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Evenly distribute the blueberries and cream cheese chunks on top of that.

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Then finish off with the rest of the bread.

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Carefully pour the egg mixture over the entire top of the casserole.  Or don’t do it carefully and spill it everywhere — it’s your choice, really.

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Gently squish the bread bits down so they absorb the eggy stuff.

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Cover the baking dish with foil and shove it in the fridge overnight.

Why not start on the blueberry syrup? You can make this syrup ahead of time and reheat it, or right before serving.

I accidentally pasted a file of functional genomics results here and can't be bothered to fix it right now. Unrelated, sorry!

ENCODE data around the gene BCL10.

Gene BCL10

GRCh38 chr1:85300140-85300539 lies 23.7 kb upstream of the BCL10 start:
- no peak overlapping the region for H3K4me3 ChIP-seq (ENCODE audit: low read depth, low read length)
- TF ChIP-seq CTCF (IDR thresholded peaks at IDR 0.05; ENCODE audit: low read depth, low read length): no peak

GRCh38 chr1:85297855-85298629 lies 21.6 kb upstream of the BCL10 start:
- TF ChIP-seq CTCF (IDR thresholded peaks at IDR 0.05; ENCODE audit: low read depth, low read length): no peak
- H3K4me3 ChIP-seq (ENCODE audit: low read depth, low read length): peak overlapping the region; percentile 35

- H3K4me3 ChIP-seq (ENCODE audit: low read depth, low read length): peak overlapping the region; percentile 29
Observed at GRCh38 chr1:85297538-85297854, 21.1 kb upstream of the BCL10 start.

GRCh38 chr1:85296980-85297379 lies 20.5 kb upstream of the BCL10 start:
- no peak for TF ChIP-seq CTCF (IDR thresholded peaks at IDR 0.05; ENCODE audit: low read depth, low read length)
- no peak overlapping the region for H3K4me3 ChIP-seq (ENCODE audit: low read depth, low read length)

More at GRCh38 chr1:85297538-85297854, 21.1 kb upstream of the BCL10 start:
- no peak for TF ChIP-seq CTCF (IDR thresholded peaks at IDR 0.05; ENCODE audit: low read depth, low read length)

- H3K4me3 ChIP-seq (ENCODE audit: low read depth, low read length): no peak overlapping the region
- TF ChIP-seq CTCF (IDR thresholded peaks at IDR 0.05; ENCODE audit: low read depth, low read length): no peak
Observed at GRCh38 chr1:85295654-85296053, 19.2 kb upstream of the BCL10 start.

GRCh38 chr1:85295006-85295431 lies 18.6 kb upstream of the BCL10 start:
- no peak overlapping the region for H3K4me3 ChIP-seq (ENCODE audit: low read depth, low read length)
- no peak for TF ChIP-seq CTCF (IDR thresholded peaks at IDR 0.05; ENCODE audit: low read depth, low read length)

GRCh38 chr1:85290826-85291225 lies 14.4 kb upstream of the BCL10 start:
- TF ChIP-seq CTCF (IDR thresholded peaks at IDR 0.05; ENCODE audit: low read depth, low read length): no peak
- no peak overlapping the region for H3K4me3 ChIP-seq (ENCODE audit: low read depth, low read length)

In a medium-sized pot, dump 1 cup sugar, 1 cup water, and 2 tablespoons cornstarch.  Heat on medium, stirring frequently, until smooth and thick.

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Add in 1 cup fresh or frozen blueberries and continue to cook, stirring, for another 10 minutes, until the blueberries have all burst and the sauce is thick and purple.

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Tip in 1 tablespoon butter and stir that until it’s all melted.  You are now ready to serve the syrup.  If you’re going to make this the day before, let it cool completely before just putting the whole pot in the fridge.  That way it’s easier to reheat it the next day.

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To bake the French toast, preheat your oven to 350°F.  Leave the foil on the dish and bake for 30 minutes, then uncover and bake for a further 30 minutes.  Serve with syrup and enjoy!

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Fast Toast Friday: Baked Egg and Cheese

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Here’s a quickie breakfast for you.  Preheat your oven to 375°F and take a slice (or four) of your favourite bread.